Jazz, that uniquely American art form, was beginning to take Europe by storm in 1921.
In Paris and a score of other European centres of gayety the words “fox-trot” and “one-step” have become so much a part of the local language that natives have to think twice to remember that the words were originally imported from America and are still members in good standing of the English language.
The catch is, it wasn’t the same jazz songs that were taking America by storm simultaneously.
There is a saying that Paris is the place where good Americans go when they die. Be that as it may as regards ourselves, it certainly applies to American jazz tunes when they die in America. It is quite a pleasurable sensation when one is walking along the street in Paris to hear suddenly, issuing from the lips of a light-hearted Parisian, an American tune which anybody around Forty-second Street and Broadway would have told you had died — after long and honorable service on some of the hottest sectors of the Broadway cabaret front — in the Autumn of 1917.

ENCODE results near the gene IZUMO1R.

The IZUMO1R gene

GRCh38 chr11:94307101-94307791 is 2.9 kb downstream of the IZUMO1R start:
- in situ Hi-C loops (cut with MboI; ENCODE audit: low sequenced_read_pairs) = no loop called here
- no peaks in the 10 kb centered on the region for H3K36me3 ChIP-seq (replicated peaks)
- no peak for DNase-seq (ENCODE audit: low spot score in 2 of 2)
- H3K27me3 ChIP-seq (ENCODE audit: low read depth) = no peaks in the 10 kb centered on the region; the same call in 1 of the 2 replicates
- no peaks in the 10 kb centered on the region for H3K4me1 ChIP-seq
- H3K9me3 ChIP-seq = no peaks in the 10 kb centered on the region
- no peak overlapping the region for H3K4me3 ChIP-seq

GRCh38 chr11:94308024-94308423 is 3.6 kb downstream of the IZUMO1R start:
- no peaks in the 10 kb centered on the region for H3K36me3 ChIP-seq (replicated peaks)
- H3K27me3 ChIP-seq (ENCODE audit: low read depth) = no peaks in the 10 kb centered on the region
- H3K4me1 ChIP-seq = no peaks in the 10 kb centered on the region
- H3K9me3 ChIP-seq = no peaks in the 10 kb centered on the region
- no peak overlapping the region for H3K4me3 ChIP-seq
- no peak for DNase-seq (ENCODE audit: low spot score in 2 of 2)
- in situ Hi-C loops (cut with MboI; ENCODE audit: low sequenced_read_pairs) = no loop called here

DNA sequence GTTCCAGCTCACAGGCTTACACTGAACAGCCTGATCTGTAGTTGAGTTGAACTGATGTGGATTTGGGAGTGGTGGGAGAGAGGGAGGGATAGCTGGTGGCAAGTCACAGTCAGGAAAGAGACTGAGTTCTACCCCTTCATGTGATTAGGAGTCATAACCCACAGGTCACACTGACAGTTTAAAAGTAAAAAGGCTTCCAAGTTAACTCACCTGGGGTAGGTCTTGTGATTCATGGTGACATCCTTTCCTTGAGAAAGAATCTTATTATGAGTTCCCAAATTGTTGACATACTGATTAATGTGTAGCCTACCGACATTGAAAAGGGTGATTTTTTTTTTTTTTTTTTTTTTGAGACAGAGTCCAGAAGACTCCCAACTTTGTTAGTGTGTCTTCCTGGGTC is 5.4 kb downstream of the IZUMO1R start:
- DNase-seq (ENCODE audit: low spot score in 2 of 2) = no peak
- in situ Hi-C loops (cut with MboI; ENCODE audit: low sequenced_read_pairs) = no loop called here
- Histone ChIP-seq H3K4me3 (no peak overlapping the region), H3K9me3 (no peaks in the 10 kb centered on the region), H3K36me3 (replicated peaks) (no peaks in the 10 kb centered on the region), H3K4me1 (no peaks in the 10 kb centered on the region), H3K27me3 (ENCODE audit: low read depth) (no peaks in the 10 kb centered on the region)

In the modern era where any cultural phenomena can be consumed simultaneously in all parts of the globe, it’s hard to remember that things used to spread worldwide more slowly. This continued for decades to come — in December 1963, the Beatles received their first radio airplay when a Maryland teenager named Marsha Albert requested them, as the band’s music had spread slowly from Europe.
“Jazz ‘er Up!” Broadway’s Conquest of Europe
Published: Sunday, December 18, 1921